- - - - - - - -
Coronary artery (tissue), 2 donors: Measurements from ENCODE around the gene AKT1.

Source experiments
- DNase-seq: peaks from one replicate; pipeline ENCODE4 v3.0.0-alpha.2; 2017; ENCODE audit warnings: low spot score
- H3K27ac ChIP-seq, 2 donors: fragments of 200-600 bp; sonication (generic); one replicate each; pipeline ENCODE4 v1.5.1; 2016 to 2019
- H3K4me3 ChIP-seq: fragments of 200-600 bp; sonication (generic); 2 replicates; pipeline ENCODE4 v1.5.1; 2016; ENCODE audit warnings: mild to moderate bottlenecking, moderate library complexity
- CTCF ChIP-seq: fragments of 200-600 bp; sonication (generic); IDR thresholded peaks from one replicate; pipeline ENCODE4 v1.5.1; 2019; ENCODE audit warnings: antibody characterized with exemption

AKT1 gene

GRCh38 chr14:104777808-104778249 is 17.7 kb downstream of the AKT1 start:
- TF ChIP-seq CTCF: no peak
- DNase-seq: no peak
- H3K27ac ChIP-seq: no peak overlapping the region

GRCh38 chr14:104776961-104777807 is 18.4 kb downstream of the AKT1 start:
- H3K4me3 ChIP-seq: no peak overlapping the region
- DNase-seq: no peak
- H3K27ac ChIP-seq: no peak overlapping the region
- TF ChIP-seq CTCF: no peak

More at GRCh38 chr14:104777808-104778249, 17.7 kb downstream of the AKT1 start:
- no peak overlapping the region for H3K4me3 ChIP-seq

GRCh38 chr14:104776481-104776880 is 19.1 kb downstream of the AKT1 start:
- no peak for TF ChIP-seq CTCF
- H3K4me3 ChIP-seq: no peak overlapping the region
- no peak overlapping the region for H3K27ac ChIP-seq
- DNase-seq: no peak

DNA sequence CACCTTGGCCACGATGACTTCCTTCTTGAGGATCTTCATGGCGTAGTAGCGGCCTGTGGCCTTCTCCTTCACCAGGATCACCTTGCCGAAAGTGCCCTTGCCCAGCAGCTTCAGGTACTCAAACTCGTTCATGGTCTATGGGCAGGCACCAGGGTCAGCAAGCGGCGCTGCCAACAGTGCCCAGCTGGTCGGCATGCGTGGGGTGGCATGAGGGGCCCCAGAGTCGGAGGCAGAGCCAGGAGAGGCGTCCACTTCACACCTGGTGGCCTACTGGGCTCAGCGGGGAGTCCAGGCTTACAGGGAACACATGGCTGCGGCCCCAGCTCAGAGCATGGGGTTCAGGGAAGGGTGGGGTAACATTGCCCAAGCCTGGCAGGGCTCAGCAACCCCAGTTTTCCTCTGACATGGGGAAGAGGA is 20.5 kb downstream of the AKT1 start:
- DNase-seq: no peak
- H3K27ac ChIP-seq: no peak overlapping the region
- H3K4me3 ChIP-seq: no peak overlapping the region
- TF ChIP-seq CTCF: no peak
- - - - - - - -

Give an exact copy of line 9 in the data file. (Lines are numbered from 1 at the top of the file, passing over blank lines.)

- TF ChIP-seq CTCF: no peak